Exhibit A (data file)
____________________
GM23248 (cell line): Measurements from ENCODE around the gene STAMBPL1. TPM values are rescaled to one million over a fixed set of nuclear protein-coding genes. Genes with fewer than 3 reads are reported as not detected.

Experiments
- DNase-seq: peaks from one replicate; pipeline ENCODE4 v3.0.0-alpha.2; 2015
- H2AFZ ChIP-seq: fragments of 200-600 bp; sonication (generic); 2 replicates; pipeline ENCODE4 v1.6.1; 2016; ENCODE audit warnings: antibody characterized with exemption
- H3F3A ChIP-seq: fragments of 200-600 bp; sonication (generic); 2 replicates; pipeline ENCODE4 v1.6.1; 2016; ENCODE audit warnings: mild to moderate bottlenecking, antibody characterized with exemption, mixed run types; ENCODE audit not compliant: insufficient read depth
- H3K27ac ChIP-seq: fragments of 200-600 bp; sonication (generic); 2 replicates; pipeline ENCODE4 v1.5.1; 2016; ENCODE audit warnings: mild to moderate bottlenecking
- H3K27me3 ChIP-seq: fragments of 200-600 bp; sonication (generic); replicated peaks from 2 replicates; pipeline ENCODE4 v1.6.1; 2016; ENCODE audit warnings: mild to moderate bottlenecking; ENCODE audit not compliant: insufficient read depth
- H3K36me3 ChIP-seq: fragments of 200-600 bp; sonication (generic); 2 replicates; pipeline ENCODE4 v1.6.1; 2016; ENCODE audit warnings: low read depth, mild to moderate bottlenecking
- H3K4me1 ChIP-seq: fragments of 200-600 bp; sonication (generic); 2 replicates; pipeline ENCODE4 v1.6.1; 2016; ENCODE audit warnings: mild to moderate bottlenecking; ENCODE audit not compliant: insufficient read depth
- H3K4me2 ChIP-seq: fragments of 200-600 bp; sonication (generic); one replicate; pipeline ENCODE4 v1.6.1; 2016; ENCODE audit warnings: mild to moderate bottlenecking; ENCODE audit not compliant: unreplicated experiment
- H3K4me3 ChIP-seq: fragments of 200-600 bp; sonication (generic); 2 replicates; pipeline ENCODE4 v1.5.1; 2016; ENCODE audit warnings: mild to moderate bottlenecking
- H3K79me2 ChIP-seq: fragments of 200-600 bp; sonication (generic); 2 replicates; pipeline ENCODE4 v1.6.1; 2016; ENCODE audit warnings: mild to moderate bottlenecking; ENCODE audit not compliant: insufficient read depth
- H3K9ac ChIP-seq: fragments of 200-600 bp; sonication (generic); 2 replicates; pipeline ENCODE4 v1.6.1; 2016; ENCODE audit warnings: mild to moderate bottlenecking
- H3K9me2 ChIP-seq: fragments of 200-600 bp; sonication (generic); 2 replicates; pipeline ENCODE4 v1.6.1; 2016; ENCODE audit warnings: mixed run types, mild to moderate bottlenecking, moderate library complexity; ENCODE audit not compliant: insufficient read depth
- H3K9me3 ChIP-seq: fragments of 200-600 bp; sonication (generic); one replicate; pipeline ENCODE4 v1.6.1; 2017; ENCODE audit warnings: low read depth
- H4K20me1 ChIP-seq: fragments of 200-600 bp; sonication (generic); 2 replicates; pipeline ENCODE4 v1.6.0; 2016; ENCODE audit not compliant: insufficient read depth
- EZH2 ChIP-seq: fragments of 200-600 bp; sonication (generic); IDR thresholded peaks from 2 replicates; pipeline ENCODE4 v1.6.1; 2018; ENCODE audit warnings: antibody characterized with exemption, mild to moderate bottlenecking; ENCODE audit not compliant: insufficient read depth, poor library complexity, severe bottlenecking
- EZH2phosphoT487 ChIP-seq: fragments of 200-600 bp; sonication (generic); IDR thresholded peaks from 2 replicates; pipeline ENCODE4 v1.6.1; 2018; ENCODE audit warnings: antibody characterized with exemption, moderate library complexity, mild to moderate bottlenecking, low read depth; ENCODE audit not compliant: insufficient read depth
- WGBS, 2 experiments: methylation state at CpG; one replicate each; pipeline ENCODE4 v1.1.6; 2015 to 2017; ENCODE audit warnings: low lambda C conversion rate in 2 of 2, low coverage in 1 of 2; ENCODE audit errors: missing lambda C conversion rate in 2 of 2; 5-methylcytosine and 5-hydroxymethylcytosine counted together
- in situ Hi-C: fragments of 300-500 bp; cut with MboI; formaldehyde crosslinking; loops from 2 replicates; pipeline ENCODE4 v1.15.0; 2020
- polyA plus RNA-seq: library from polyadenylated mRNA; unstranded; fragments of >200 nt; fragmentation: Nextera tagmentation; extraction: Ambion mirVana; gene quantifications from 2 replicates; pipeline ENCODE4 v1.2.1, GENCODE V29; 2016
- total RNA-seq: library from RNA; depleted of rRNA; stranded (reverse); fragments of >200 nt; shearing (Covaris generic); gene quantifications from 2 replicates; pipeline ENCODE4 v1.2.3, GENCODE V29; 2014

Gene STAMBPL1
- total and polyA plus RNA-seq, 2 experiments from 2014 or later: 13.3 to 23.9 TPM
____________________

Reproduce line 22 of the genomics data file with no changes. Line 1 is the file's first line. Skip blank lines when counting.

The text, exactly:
- total RNA-seq: library from RNA; depleted of rRNA; stranded (reverse); fragments of >200 nt; shearing (Covaris generic); gene quantifications from 2 replicates; pipeline ENCODE4 v1.2.3, GENCODE V29; 2014